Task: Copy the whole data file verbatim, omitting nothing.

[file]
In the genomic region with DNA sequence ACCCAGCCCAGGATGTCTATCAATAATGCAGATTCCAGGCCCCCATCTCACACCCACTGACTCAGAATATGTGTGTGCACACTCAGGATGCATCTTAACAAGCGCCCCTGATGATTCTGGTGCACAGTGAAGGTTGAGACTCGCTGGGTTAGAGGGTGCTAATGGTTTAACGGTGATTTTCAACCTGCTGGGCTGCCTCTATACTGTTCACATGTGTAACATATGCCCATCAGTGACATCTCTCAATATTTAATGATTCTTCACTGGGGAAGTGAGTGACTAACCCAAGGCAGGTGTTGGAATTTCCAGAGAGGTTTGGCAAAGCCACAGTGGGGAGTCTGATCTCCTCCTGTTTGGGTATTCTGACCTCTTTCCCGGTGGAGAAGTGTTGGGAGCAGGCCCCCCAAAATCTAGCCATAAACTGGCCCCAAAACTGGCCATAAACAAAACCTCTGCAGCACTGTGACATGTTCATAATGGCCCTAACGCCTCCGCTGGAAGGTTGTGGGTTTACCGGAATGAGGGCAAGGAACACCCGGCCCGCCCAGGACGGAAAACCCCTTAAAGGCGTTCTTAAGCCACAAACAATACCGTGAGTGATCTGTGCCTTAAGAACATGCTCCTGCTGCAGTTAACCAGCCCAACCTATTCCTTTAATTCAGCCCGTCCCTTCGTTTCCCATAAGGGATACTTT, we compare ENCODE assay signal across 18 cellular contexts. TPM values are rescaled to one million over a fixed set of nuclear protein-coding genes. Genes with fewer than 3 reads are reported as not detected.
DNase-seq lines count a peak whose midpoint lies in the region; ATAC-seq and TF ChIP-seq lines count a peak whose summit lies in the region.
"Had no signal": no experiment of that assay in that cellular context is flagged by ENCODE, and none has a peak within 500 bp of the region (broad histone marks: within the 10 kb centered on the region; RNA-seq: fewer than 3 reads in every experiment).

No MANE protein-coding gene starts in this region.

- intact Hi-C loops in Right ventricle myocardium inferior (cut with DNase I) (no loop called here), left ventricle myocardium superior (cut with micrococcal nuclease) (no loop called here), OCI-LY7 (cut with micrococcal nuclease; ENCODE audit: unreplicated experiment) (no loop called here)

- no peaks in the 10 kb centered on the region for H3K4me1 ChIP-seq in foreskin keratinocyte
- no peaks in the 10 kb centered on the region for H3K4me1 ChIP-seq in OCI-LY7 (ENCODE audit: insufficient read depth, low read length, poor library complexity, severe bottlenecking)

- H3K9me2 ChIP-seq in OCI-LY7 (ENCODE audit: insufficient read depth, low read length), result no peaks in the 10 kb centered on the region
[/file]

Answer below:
In the genomic region with DNA sequence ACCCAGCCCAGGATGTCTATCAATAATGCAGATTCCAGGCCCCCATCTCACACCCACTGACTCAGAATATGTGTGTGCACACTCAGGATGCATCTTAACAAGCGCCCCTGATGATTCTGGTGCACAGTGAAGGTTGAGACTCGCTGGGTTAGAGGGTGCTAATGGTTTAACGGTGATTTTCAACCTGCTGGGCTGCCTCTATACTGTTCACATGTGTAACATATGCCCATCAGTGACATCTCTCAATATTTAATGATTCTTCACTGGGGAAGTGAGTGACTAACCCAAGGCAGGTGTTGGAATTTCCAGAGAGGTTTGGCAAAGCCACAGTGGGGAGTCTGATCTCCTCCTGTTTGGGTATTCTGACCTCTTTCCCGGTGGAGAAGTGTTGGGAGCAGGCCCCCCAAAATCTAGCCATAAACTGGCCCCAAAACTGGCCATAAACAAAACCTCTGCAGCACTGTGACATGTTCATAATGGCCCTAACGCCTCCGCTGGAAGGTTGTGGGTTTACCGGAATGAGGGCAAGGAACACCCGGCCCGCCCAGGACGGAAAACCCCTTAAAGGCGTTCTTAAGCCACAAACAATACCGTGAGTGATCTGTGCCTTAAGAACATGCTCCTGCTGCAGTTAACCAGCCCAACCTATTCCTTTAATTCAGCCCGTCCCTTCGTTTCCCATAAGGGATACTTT, we compare ENCODE assay signal across 18 cellular contexts. TPM values are rescaled to one million over a fixed set of nuclear protein-coding genes. Genes with fewer than 3 reads are reported as not detected.
DNase-seq lines count a peak whose midpoint lies in the region; ATAC-seq and TF ChIP-seq lines count a peak whose summit lies in the region.
"Had no signal": no experiment of that assay in that cellular context is flagged by ENCODE, and none has a peak within 500 bp of the region (broad histone marks: within the 10 kb centered on the region; RNA-seq: fewer than 3 reads in every experiment).

No MANE protein-coding gene starts in this region.

- intact Hi-C loops in Right ventricle myocardium inferior (cut with DNase I) (no loop called here), left ventricle myocardium superior (cut with micrococcal nuclease) (no loop called here), OCI-LY7 (cut with micrococcal nuclease; ENCODE audit: unreplicated experiment) (no loop called here)

- no peaks in the 10 kb centered on the region for H3K4me1 ChIP-seq in foreskin keratinocyte
- no peaks in the 10 kb centered on the region for H3K4me1 ChIP-seq in OCI-LY7 (ENCODE audit: insufficient read depth, low read length, poor library complexity, severe bottlenecking)

- H3K9me2 ChIP-seq in OCI-LY7 (ENCODE audit: insufficient read depth, low read length), result no peaks in the 10 kb centered on the region